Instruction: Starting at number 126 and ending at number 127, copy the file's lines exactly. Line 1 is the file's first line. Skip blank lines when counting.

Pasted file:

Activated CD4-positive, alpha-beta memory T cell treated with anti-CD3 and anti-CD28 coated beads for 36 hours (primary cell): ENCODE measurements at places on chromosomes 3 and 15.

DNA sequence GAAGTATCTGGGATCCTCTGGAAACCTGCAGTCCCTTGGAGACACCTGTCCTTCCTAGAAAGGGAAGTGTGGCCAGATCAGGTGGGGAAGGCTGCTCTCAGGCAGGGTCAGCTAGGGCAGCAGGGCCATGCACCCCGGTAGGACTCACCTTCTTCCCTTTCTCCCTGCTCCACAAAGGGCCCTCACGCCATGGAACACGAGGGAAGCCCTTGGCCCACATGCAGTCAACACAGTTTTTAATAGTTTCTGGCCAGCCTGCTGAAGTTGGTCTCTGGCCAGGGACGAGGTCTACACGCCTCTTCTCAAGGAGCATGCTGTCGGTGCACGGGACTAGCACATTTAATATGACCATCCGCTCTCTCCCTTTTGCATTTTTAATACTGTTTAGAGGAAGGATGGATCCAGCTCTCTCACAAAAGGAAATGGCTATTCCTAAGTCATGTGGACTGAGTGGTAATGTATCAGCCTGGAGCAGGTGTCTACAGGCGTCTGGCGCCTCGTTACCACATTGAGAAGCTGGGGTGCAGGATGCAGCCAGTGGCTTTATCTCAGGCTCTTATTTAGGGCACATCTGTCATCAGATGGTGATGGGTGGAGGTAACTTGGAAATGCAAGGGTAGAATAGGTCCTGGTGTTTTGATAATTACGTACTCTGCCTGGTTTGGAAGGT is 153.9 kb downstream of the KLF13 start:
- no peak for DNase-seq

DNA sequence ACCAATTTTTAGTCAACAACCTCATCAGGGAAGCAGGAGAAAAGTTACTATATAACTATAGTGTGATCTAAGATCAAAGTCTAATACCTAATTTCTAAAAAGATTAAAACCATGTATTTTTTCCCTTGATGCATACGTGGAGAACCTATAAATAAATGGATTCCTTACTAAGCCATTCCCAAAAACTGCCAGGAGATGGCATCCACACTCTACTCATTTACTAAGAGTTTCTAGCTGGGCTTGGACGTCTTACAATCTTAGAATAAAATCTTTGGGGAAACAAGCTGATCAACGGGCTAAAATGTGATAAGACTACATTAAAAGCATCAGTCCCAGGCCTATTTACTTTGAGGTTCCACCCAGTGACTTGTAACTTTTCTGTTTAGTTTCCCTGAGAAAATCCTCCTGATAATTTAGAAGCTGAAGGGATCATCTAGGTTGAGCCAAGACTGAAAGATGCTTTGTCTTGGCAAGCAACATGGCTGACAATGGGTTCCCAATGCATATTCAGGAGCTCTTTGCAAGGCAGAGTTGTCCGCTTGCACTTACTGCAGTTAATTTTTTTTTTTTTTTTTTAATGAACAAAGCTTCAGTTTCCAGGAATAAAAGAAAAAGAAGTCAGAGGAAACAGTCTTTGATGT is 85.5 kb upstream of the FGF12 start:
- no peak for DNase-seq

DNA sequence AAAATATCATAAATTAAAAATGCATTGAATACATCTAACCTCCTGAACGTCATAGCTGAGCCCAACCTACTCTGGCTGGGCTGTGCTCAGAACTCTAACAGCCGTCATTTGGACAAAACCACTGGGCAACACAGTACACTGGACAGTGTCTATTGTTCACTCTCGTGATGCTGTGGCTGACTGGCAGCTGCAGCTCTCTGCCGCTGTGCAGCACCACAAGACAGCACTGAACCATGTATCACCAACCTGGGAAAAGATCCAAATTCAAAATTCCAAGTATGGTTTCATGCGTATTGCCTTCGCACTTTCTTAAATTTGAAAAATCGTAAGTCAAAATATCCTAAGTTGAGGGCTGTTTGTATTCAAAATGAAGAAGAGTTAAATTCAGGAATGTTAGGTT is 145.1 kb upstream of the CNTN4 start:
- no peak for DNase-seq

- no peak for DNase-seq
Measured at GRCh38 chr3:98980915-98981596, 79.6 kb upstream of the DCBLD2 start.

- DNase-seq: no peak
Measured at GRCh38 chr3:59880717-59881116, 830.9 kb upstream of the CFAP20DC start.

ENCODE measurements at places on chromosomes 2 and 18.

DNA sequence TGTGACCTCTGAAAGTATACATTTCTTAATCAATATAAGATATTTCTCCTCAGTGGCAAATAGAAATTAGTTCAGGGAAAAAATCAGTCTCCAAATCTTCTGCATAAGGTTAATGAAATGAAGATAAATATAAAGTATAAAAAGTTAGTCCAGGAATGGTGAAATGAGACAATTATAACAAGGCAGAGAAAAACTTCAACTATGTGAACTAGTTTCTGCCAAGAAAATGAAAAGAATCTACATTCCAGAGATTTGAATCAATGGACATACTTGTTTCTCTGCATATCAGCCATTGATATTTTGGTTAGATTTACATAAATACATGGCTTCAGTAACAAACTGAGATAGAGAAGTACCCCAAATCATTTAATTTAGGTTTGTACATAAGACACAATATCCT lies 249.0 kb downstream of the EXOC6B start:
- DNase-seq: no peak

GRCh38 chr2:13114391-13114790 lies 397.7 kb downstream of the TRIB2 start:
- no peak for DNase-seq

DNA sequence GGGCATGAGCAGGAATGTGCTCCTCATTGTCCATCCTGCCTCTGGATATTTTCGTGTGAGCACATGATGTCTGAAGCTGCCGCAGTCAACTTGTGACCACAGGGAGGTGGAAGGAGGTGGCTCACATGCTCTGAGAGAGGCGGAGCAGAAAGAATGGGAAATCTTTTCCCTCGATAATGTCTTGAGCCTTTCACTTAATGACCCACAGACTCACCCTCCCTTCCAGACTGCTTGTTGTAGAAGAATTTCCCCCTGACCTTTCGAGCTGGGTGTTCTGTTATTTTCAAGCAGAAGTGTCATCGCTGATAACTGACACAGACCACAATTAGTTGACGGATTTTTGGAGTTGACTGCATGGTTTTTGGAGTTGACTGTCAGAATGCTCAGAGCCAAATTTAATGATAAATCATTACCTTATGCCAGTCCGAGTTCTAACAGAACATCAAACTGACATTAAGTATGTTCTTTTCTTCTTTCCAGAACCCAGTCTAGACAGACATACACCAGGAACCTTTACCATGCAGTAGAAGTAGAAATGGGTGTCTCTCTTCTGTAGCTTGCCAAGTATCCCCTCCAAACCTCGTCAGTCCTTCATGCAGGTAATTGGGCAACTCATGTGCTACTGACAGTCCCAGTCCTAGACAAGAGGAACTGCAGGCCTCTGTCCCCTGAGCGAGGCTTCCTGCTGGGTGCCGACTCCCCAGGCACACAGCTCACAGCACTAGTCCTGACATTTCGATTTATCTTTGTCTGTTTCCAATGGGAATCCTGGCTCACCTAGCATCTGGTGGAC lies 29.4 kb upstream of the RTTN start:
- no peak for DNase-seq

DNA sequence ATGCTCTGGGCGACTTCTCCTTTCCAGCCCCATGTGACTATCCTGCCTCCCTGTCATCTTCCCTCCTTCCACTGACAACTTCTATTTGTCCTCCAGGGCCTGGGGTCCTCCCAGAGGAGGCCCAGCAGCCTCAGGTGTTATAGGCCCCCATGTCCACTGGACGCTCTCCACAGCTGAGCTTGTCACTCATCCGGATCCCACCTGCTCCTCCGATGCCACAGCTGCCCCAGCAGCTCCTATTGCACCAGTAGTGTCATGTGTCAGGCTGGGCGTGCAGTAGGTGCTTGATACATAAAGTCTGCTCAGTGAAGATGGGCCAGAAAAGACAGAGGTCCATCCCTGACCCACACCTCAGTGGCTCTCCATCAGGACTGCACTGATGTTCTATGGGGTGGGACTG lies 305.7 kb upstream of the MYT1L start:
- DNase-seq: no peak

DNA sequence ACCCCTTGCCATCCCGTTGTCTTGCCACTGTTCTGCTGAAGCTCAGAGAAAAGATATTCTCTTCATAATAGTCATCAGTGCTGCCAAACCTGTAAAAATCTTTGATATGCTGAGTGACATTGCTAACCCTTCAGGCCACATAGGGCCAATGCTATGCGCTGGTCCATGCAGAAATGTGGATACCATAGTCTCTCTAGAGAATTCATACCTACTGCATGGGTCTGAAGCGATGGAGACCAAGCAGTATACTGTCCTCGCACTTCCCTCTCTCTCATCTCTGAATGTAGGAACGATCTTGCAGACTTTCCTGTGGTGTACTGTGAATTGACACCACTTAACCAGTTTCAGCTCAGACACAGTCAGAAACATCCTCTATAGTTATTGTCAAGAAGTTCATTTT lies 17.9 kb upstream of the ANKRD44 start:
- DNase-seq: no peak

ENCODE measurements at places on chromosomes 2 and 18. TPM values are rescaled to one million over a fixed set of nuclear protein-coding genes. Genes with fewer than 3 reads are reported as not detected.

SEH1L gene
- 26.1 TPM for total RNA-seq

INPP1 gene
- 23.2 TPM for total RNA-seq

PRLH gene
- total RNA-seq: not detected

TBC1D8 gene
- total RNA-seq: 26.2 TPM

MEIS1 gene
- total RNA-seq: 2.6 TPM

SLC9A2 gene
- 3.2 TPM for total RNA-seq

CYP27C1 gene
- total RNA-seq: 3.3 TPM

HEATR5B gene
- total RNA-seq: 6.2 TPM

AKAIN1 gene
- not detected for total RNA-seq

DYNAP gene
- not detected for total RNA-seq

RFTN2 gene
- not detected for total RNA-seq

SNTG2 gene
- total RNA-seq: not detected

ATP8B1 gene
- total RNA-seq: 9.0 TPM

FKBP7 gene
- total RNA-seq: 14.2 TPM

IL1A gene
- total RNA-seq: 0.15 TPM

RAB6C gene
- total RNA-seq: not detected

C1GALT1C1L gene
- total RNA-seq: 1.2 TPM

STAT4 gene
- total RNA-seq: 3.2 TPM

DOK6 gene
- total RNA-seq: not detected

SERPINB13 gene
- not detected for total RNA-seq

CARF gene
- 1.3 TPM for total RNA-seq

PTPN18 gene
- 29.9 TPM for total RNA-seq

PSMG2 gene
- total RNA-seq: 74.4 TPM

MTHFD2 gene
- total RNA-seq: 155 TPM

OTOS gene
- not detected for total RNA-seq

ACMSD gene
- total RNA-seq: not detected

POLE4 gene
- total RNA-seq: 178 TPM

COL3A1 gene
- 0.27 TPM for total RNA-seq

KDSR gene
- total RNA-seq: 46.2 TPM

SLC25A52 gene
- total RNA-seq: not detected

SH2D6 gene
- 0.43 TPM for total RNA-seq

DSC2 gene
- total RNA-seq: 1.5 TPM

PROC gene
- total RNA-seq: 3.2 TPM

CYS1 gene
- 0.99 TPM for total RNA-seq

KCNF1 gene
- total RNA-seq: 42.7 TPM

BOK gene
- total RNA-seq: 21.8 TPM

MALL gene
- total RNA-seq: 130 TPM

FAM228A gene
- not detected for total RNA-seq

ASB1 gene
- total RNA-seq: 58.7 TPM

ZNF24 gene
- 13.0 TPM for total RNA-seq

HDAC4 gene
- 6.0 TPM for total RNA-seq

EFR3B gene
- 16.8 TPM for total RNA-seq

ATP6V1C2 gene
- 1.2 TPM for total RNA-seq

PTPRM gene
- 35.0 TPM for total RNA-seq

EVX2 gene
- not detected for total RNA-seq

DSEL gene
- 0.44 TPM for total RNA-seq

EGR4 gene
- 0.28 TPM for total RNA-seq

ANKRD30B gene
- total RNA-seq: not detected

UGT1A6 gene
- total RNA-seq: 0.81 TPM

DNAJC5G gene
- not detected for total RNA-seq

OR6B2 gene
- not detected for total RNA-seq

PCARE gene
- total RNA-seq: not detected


PCARE gene
- total RNA-seq: not detected